Gun Control is not Answer



With the growing gun-related crime rate in the United States today, many bills have been proposed to control guns. The most popular of these bans is The Brady Bill. The bill focuses on semi-automatic handguns. People wishing to buy a handgun will have to answer a federal questionnaire. The person’s background will be checked thoroughly for criminal records or records of past mental illness. The process should only take five days. This five day waiting period, or the “cooling off” period, is supposed to allow a person’s temper to cool down. The Brady Bill claims that people act on impulse. A person’s temper can interfere with his/her ability to think clearly; he/she is angry, so a gun is bought to get revenge. I have no problem with the Brady Bill, because it has stopped crime, but not enough.
A bill was passed by former U.S. President George Bush which banned the production of nine types of assault weapons and the importation of forty-three types of assault weapons. Bush felt that assault weapons were responsible for majority of the violent crimes committed in the United States. Field & Stream writer, David E. Petzal agreed with Bush stating that, “Assault weapons are designed to put out a high volume of fire with a high degree of controllability. The only purpose these firearms have is to kill people” (27). Gun related crime is still very common.
In the past, over 20,000 gun control bills have been passed through Congress, and crime is still running rampant through America’s streets. The National Firearms Act of 1934 was the first federal gun law to be passed. This act imposed a two hundred-dollar excise tax on the sale of fully automatic weapons. The Gun Control Act of 1968 made it a requirement for all gun dealers to have a federal license. This same act also banned the sale of guns through the mail and the sale of guns to all people who have formerly been convicted of violent felonies. It also prohibited dealers from selling handguns out of state, and out-of-state residents from buying handguns (Bender 51). These have not eliminated gun-related crime either.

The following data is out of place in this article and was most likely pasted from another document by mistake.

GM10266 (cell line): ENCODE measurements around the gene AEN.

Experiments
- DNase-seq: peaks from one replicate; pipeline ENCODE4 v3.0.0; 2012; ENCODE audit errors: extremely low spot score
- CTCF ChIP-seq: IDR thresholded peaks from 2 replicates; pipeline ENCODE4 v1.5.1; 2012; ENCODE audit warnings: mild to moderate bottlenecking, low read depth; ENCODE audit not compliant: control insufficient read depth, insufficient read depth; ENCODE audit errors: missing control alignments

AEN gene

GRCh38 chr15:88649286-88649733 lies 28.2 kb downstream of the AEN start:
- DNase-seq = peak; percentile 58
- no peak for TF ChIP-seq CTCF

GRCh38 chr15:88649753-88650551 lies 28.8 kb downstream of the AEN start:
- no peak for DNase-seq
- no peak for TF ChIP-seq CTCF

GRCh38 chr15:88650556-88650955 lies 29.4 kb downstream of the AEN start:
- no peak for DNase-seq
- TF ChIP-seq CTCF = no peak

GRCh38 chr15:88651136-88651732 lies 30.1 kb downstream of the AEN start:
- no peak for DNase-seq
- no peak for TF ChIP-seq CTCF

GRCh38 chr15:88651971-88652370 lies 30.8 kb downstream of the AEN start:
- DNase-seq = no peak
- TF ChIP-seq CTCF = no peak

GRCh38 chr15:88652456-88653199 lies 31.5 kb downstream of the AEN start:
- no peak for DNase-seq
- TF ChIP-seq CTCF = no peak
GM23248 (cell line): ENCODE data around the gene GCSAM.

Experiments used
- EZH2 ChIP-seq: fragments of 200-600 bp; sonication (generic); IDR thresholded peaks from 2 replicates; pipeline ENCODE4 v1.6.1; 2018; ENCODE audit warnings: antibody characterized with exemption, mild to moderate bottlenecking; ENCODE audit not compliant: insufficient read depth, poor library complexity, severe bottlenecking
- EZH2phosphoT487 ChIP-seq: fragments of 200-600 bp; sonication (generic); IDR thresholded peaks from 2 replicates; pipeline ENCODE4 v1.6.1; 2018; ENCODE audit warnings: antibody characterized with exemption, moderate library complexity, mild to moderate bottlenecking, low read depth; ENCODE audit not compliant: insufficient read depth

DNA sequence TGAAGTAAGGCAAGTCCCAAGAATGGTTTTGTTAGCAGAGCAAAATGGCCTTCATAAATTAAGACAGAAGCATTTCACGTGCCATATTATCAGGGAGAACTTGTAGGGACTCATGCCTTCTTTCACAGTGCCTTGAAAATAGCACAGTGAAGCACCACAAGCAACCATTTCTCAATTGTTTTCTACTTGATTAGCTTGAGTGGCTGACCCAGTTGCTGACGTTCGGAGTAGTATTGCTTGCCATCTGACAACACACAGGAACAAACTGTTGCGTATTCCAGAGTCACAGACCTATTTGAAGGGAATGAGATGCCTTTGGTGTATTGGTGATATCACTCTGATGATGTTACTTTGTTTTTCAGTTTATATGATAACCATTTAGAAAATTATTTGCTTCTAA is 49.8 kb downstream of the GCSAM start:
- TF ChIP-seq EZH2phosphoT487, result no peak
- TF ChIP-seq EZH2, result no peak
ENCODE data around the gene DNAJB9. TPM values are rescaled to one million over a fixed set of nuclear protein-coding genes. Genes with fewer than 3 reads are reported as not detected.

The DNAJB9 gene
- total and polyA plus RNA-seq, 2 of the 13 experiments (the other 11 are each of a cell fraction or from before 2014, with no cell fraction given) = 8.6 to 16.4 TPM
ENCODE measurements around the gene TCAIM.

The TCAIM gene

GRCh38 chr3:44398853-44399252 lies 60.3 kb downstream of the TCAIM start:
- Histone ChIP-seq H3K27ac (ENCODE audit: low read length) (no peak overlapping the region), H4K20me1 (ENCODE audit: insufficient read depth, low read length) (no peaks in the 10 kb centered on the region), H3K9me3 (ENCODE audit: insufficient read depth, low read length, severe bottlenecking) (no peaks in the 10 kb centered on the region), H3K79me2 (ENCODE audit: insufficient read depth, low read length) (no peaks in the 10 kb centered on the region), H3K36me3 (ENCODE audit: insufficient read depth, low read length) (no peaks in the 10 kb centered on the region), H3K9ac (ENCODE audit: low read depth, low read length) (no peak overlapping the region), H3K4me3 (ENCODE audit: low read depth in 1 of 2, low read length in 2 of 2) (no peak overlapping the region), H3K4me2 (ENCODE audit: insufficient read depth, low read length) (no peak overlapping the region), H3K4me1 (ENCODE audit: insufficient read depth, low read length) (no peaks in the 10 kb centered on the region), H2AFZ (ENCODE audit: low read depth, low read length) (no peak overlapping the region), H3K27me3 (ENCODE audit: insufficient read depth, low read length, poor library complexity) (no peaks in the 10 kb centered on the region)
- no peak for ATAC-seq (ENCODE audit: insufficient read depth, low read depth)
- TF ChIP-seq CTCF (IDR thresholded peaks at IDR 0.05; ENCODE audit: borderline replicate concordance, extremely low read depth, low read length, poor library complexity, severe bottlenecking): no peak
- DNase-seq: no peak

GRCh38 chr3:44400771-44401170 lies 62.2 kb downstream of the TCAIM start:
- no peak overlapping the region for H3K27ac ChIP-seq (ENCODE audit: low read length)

A majority of the American people feel that gun control laws will help reduce crime rates because the waiting period would allow time for a person’s temper to cool down. They also feel that gun control will prevent repeat offenders because when a person tries to purchase a handgun, he will have to fill out a lengthy questionnaire. The questionnaire will include questions about the buyer’s past, for example, if they have a criminal record or a record of any mental illness. If there is a criminal record in that person’s history, he will not be able to make the purchase. Restricting handgun ownership would also reduce crime, because guns are used most often in robberies and murders (Mayer 28). They are very easily concealed under a coat, or even in the waistband of pants.
The problem with statements like the above is that people are forgetting about the black market. If a person is planning on buying a handgun for criminal purposes, he is not likely to buy it through a dealer. If he buys a gun through a dealer, the gun has to be registered in that person’s name. If the gun is used in any crime or murder where a shot is fired and the gun is left behind, the police could very easily trace the gun to that person. This situation causes many criminals to turn to the black market. Any person can buy any type of gun off the streets with no hassle. He doesn’t have to fill out a questionnaire, or go through the registration process. Even if an ex-convict tries to buy a handgun from a dealer and is turned down, he could easily get access to a firearm. Therefore, gun control is not enough to eliminate crime and violence.
Another problem with the gun control laws is that they focus specifically on semi automatic handguns. Handguns are not the only types of guns used in murders and robberies. There have also been cases where shot guns and rifles have been used in crimes and murder. Shotguns are becoming more popular in crime.